Cycling through Tel Aviv

Seven days in Israel. Two in Jerusalem, five in Tel Aviv. Very little time for walking around. The focus of this visit: start-ups, innovations, the latest advances in technology.

Skopje, 18 November 2019 (MIA) – Seven days in Israel. Two in Jerusalem, five in Tel Aviv. Very little time for walking around. The focus of this visit: start-ups, innovations, the latest advances in technology.

Jam-packed agenda. Precise organizers. No compromises. All of us, on a tiny bus, 12 hours a day, from 8 am until 8 pm, from point A to point B. From one start-up to another. From the Center for Nanoscience and Nanotechnology to the Institute for National Security Studies.

To really feel we’re in the Holy Land, we have to peek out through the windows.

Lucky for us, we have nothing planned for our last Saturday there. Our flight back to Istanbul isn’t until late in the evening. We’ll take full advantage of the situation.

Some of us choose to go to the beach for some sunbathing and swimming. Others decide to roam the streets and have a beer or two.

And then there are those of us who borrow bikes from the hotel to go on a cycling “expedition.”


Our first destination is the city center, its streets almost empty. It’s Shabbat, the day of rest.

Even better. Great day to ride around.

Tall buildings everywhere. Parks. Shops. Cafes. The smell of falafel.

We reach Rabin Square, a place where political rallies, parades, and other public events are held.

It used to be called King’s Square, but it was renamed in 1995 following the assassination of Yitzhak Rabin on Nov. 4, 1995.

Today, visitors can see the Holocaust Memorial, built by Igael Tumarkin. It’s shaped like a giant upside-down metal triangle made of poles.

From a bird’s eye view, the sculpture forms the Star of David. A little pool filled with lotus blossoms stands near the sculpture.

Further down, near City Hall, is the fountain, and a small bust of Yitzhak Rabin. There’s another memorial nearby, made of broken rocks to symbolize the political “earthquakes” of the time of Rabin’s assassination.

The next square, towards the Israeli Philharmonic, is called Habima Square.

Also known as the Orchestra Plaza, it’s home to many cultural centers such as the Habima Theater and the Helena Rubinstein Pavilion for Contemporary Art.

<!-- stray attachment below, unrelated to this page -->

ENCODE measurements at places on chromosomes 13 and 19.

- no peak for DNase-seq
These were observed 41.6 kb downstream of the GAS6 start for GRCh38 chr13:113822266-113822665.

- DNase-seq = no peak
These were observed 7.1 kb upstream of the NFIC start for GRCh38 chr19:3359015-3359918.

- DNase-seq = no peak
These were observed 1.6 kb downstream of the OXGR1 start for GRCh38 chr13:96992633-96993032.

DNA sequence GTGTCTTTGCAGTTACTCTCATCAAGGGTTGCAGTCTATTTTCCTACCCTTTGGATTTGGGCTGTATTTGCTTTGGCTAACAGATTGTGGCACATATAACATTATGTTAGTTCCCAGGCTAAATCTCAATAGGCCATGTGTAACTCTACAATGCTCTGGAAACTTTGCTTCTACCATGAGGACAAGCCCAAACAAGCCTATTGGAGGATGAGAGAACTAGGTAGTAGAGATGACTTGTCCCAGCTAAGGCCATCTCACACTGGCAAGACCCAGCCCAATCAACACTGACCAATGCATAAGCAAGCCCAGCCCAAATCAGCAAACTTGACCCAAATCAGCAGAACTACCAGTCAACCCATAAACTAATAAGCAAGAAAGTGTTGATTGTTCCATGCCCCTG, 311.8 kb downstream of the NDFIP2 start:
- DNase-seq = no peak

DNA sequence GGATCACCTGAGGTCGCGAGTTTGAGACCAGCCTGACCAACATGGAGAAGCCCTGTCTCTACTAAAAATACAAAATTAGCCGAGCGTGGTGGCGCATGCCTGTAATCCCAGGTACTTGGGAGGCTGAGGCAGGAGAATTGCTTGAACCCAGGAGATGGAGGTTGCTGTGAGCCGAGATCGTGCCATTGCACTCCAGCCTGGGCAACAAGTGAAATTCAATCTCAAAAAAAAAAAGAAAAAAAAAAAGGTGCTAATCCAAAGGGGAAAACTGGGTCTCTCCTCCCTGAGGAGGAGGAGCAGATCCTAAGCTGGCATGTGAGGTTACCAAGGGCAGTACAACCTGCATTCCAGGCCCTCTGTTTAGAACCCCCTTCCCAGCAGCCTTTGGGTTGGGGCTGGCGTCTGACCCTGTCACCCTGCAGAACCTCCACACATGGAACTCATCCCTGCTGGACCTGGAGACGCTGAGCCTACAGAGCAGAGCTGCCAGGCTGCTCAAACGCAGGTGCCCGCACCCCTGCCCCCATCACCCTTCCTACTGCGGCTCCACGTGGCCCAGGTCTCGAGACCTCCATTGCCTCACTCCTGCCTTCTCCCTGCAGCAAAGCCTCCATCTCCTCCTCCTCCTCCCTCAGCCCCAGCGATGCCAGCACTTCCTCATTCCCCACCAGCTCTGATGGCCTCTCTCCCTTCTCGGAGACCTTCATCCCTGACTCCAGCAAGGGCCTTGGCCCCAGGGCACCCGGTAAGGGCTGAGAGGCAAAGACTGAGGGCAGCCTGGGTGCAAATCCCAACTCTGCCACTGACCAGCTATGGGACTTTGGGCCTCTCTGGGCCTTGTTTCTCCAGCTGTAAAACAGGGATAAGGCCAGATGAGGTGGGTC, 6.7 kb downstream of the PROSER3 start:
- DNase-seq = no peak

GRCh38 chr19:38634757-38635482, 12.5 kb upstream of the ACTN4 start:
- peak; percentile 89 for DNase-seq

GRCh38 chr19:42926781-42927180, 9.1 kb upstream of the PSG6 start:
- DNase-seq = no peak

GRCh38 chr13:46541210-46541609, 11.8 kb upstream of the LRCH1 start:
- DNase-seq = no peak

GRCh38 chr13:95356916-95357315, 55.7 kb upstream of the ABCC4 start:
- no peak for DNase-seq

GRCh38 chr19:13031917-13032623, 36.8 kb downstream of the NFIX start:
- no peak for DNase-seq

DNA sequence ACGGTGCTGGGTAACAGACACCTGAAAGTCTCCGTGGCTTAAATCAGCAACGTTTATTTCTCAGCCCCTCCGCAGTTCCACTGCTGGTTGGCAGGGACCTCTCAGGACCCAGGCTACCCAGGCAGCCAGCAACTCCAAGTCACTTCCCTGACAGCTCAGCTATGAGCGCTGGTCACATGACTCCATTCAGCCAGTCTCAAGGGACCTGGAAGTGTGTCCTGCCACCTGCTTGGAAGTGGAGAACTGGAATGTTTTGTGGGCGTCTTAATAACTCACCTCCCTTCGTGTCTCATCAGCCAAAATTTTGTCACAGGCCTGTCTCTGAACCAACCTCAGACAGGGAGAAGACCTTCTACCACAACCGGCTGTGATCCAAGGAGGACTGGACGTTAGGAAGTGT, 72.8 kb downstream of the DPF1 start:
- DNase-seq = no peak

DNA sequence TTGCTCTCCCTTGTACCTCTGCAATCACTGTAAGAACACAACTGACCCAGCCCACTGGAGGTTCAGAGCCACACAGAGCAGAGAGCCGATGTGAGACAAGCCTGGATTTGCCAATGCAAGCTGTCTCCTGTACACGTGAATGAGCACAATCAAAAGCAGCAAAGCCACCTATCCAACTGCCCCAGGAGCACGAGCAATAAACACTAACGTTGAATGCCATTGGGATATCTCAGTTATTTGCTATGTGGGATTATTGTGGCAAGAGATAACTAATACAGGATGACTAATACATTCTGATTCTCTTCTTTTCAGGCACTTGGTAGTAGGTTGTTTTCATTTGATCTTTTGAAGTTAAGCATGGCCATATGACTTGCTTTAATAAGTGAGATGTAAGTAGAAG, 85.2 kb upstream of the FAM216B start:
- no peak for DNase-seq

It’s a place to rest, have coffee, and let children play around for a while.

It displays a huge Ya’akov Agam sculpture, surrounded by horticultural arrangements and a pool.

The road takes us towards Rothschild Boulevard. Searching for Allenby Street, where the Great Synagogue is located, we ride down Innovation Path, an experience unlike any other.

Trees line both sides of the street. Young people sit on the grass. Smiling faces, mothers pushing baby strollers, and a whole bunch of electric scooters everywhere around you.

We’re too late. The Synagogue is closed. All the service-goers are sat in the nearby café.

We turn back and ride down Rothschild Boulevard again, turning right at the end.

We finally reach what I consider the most delightful part of town: the artistic, avant-garde, and idyllic Neve Tzedek, the most charming Tel Aviv neighborhood.

Small, narrow streets. Cobblestones. Houses with scribbles on the walls. Graffiti all around. Posh shops. Boutiques and craft-stores. Galleries, and the occasional busker.

Every corner grabs our attention. We find the Dance Academy, too.

We sit down in the park connecting Neve Tzedek to the famous Tel Aviv Promenade, to talk a little bit about what we’ve seen.

We inhale our coffees, unable to hold our excitement for what awaits us near the old train station.

It’s a story in and of itself, having been repurposed into an attraction for keen-eyed tourists.

As bikes aren’t allowed here, we walk around for a bit and then head towards the beautiful old city of Jaffa, or Yafo, as Israelis call it.

Jaffa is a part of Tel Aviv you can’t afford to miss. It’s a marriage between the traditional and the modern, the ancient and the present.

It’s believed to have been inhabited 7,500 years ago, and it is known for the Biblical tales about Solomon, Peter the Apostle, as well as the mythological tale of Andromeda and Perseus.

As we ride along the shore, we pass by other cyclists, beach-goers, joggers, and surfers.

Our happiness is endless. The farther we go, the prettier the sight becomes. Tel Aviv in the palms of our hands, like in some BBC documentary.

We don’t even mind the scorching sun. We’re set on ending our ride by going for a swim in the Mediterranean Sea, anyway.

We tie our bikes to the port rails. The “Old City of Jaffa” placard stretches before us.

Andromeda’s Rock, The Clock Tower, and St. Peter’s Church greet us, alongside stands displaying handmade crafts and fresh drinks.

And just when you think you’ve seen it all, bam!, a new sight appears. You see stairs again. They lead somewhere. You climb and reach a breathtaking Tel Aviv panorama.

French tourists say hello and ask you to take their picture. Then they return the favor.

You don’t know whether to choose to go towards the Wishing Bridge, where you make a wish while touching your zodiac sign while looking at the sea, or towards the amphitheater that leads to Jaffa, where New Year’s Eve parties have already begun.

(Israel celebrates New Year’s in late September.)

It’s 5:30 pm already, and our tour is ending. We have time for a couple of cannonballs in the Mediterranean Sea, just as planned. The water is warm. Greenish. The grains of sand are tiny, desert-like.

Refreshed, we stay long enough to say goodbye to the sun. Our last sunset on this trip. Another fond memory we’ll take away is the taste of Israeli instant coffee we sipped while staring into the land’s magical horizon.

Mirjana Chakarova

Translated by Dragana Knežević

Edited by Magdalena Reed

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